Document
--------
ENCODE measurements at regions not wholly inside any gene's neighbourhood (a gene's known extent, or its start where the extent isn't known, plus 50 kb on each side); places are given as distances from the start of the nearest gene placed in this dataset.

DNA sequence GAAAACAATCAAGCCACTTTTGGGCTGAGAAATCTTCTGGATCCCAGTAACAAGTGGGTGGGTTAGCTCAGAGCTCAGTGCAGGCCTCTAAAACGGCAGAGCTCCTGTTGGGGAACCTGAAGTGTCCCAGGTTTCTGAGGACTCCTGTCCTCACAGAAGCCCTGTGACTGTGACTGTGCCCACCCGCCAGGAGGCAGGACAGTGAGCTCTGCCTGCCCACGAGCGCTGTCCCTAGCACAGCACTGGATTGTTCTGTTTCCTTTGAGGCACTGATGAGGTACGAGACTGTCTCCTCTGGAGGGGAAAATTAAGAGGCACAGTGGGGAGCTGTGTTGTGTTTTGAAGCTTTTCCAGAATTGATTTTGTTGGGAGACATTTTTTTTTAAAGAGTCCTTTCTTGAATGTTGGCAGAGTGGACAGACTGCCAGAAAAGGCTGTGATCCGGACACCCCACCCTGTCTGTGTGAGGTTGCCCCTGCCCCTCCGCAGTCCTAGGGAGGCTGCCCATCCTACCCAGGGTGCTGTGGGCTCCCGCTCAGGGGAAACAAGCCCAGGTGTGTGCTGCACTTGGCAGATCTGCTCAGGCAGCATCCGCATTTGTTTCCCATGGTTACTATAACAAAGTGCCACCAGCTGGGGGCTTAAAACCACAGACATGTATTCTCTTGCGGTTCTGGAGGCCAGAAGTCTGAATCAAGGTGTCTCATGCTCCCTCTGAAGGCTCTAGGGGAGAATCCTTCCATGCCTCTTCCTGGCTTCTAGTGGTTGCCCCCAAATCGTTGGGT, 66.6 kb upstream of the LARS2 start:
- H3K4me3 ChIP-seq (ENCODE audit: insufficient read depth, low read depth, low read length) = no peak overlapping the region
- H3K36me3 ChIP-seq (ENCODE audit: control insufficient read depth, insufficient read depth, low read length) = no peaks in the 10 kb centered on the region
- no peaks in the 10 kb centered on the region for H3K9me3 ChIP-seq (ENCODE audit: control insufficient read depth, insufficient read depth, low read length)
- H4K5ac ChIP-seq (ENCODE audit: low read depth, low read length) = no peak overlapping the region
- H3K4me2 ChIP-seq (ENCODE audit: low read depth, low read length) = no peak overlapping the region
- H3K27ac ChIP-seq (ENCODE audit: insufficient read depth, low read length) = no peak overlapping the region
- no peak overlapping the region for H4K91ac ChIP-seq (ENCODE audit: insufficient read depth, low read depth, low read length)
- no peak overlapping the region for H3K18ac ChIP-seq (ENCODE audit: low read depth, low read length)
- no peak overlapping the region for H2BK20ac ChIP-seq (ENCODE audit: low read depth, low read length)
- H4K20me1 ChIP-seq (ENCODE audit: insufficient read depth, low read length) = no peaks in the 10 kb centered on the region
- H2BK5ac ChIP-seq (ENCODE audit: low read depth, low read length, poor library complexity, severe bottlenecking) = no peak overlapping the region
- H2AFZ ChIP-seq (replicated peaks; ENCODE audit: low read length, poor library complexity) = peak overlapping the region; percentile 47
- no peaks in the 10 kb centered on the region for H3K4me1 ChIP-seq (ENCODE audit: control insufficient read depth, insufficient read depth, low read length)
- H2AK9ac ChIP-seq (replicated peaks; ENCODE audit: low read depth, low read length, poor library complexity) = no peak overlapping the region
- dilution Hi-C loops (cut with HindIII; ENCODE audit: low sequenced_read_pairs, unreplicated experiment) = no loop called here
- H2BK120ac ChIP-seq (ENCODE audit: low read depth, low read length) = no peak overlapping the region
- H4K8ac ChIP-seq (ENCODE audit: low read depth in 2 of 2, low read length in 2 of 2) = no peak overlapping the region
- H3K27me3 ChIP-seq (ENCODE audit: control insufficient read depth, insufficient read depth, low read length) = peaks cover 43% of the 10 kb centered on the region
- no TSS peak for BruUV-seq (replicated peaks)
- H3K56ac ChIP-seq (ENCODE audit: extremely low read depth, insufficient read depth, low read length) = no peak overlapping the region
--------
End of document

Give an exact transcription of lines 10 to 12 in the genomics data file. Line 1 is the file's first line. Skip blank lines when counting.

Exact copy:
- no peak overlapping the region for H3K18ac ChIP-seq (ENCODE audit: low read depth, low read length)
- no peak overlapping the region for H2BK20ac ChIP-seq (ENCODE audit: low read depth, low read length)
- H4K20me1 ChIP-seq (ENCODE audit: insufficient read depth, low read length) = no peaks in the 10 kb centered on the region